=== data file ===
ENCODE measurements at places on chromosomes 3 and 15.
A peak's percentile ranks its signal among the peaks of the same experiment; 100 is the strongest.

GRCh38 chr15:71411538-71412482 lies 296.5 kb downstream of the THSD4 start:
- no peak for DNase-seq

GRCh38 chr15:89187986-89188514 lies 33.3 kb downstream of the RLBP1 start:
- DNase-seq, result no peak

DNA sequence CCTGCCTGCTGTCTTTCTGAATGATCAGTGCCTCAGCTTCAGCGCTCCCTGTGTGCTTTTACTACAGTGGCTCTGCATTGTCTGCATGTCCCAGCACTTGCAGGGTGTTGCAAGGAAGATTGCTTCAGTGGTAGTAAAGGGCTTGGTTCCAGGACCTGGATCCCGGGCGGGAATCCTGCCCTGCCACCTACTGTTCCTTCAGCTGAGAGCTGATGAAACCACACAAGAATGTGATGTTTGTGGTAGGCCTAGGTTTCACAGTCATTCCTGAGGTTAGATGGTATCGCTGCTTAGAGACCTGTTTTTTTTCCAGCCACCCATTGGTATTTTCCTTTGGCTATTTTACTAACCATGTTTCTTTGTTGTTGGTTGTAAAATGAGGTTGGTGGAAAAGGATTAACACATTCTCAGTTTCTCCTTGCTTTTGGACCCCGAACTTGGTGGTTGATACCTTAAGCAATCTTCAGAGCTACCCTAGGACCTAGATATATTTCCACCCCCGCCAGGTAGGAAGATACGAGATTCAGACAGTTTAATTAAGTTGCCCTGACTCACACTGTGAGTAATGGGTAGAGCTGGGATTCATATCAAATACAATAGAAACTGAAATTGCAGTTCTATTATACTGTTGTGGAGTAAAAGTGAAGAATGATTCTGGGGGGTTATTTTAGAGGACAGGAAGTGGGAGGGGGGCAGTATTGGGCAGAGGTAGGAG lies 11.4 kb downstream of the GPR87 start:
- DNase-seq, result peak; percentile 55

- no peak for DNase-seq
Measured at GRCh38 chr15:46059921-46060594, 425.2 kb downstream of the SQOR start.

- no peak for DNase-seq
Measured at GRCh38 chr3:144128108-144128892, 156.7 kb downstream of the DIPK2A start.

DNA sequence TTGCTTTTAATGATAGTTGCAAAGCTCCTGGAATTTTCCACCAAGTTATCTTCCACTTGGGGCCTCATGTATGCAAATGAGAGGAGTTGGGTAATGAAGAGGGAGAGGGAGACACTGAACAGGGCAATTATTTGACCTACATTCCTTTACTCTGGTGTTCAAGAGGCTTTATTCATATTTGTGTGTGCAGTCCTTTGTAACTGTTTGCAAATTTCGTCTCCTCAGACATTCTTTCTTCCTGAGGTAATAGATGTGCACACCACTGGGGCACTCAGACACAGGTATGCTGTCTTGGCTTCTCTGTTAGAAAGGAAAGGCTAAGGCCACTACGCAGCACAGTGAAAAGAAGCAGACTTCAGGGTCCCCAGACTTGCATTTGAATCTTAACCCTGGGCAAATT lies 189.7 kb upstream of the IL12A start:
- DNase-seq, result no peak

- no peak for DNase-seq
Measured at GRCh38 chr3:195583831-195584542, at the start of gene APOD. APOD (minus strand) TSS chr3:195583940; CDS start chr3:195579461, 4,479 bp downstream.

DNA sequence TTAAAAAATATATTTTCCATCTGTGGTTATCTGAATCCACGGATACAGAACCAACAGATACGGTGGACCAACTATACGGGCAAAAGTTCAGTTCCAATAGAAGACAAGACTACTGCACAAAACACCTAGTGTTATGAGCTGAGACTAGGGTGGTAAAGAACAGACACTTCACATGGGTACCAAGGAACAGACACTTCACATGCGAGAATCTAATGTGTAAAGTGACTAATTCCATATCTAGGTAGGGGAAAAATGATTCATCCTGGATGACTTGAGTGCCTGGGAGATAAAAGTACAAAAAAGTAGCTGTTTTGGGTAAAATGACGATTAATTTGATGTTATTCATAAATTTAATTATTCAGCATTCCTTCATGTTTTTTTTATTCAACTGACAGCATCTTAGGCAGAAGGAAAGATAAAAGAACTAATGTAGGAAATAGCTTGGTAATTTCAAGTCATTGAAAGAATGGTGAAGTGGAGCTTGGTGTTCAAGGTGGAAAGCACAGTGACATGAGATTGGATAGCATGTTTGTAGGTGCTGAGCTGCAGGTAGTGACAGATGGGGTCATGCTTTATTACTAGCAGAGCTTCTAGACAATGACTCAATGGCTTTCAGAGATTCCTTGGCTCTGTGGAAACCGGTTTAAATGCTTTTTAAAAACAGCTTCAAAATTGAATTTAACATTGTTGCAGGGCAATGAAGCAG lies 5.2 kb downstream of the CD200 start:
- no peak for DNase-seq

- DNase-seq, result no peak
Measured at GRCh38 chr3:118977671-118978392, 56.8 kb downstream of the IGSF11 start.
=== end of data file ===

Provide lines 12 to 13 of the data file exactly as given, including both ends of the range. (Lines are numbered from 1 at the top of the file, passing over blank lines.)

Measured at GRCh38 chr3:144128108-144128892, 156.7 kb downstream of the DIPK2A start.

DNA sequence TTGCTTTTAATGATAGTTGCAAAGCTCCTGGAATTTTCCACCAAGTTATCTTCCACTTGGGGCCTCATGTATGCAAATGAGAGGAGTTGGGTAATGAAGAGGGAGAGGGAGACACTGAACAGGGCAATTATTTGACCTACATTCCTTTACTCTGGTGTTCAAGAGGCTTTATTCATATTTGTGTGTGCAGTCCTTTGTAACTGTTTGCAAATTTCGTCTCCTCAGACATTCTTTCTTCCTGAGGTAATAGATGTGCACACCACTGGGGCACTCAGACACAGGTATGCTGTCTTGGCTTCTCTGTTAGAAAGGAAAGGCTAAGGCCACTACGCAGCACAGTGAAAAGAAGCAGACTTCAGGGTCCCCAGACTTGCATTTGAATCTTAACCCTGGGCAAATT lies 189.7 kb upstream of the IL12A start: